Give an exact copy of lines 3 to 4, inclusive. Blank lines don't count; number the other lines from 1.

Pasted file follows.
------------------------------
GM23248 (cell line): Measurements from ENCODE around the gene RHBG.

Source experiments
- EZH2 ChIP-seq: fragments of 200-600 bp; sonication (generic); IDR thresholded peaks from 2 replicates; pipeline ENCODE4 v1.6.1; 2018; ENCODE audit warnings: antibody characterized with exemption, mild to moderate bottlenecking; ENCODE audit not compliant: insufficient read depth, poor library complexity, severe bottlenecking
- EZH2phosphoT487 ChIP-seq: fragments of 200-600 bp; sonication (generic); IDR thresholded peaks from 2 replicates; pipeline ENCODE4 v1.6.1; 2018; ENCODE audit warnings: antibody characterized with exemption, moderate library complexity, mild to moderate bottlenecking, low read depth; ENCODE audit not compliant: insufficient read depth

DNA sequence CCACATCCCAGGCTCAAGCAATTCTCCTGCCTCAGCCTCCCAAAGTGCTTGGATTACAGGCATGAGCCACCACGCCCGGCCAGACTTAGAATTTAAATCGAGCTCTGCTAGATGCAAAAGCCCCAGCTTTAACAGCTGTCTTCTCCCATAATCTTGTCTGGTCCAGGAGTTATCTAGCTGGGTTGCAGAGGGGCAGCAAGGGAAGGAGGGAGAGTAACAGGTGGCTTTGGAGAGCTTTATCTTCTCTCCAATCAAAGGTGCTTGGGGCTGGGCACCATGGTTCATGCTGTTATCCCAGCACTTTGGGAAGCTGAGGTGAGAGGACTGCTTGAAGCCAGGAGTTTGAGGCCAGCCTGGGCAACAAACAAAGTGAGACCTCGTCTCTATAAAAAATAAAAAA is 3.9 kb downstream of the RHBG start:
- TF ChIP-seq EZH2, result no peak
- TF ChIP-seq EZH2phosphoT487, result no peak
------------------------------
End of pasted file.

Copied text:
- EZH2 ChIP-seq: fragments of 200-600 bp; sonication (generic); IDR thresholded peaks from 2 replicates; pipeline ENCODE4 v1.6.1; 2018; ENCODE audit warnings: antibody characterized with exemption, mild to moderate bottlenecking; ENCODE audit not compliant: insufficient read depth, poor library complexity, severe bottlenecking
- EZH2phosphoT487 ChIP-seq: fragments of 200-600 bp; sonication (generic); IDR thresholded peaks from 2 replicates; pipeline ENCODE4 v1.6.1; 2018; ENCODE audit warnings: antibody characterized with exemption, moderate library complexity, mild to moderate bottlenecking, low read depth; ENCODE audit not compliant: insufficient read depth